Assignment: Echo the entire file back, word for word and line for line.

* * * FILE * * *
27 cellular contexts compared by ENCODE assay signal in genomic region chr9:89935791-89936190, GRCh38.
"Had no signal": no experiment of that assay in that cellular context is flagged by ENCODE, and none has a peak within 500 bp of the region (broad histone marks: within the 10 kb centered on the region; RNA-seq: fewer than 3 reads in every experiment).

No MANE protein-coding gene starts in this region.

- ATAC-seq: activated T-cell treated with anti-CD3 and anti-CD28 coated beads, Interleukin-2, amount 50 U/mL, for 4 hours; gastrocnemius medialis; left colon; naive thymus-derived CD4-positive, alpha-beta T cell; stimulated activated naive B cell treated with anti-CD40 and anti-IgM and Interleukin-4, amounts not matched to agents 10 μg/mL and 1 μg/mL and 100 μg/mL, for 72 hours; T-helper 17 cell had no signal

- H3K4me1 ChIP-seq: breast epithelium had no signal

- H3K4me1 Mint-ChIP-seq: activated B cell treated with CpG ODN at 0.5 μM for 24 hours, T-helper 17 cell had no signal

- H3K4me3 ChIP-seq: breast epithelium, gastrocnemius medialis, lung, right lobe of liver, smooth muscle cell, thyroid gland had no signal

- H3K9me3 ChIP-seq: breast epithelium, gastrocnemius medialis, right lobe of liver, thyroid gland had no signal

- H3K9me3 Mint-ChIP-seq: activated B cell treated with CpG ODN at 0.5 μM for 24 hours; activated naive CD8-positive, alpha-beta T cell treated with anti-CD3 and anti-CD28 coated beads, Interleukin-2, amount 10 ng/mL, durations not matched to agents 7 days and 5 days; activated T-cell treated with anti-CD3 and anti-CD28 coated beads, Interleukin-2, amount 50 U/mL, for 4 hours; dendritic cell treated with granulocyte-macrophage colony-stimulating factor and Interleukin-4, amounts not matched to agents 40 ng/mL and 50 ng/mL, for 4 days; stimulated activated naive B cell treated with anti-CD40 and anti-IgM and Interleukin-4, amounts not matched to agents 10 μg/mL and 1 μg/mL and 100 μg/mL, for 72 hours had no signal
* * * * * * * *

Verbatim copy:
27 cellular contexts compared by ENCODE assay signal in genomic region chr9:89935791-89936190, GRCh38.
"Had no signal": no experiment of that assay in that cellular context is flagged by ENCODE, and none has a peak within 500 bp of the region (broad histone marks: within the 10 kb centered on the region; RNA-seq: fewer than 3 reads in every experiment).

No MANE protein-coding gene starts in this region.

- ATAC-seq: activated T-cell treated with anti-CD3 and anti-CD28 coated beads, Interleukin-2, amount 50 U/mL, for 4 hours; gastrocnemius medialis; left colon; naive thymus-derived CD4-positive, alpha-beta T cell; stimulated activated naive B cell treated with anti-CD40 and anti-IgM and Interleukin-4, amounts not matched to agents 10 μg/mL and 1 μg/mL and 100 μg/mL, for 72 hours; T-helper 17 cell had no signal

- H3K4me1 ChIP-seq: breast epithelium had no signal

- H3K4me1 Mint-ChIP-seq: activated B cell treated with CpG ODN at 0.5 μM for 24 hours, T-helper 17 cell had no signal

- H3K4me3 ChIP-seq: breast epithelium, gastrocnemius medialis, lung, right lobe of liver, smooth muscle cell, thyroid gland had no signal

- H3K9me3 ChIP-seq: breast epithelium, gastrocnemius medialis, right lobe of liver, thyroid gland had no signal

- H3K9me3 Mint-ChIP-seq: activated B cell treated with CpG ODN at 0.5 μM for 24 hours; activated naive CD8-positive, alpha-beta T cell treated with anti-CD3 and anti-CD28 coated beads, Interleukin-2, amount 10 ng/mL, durations not matched to agents 7 days and 5 days; activated T-cell treated with anti-CD3 and anti-CD28 coated beads, Interleukin-2, amount 50 U/mL, for 4 hours; dendritic cell treated with granulocyte-macrophage colony-stimulating factor and Interleukin-4, amounts not matched to agents 40 ng/mL and 50 ng/mL, for 4 days; stimulated activated naive B cell treated with anti-CD40 and anti-IgM and Interleukin-4, amounts not matched to agents 10 μg/mL and 1 μg/mL and 100 μg/mL, for 72 hours had no signal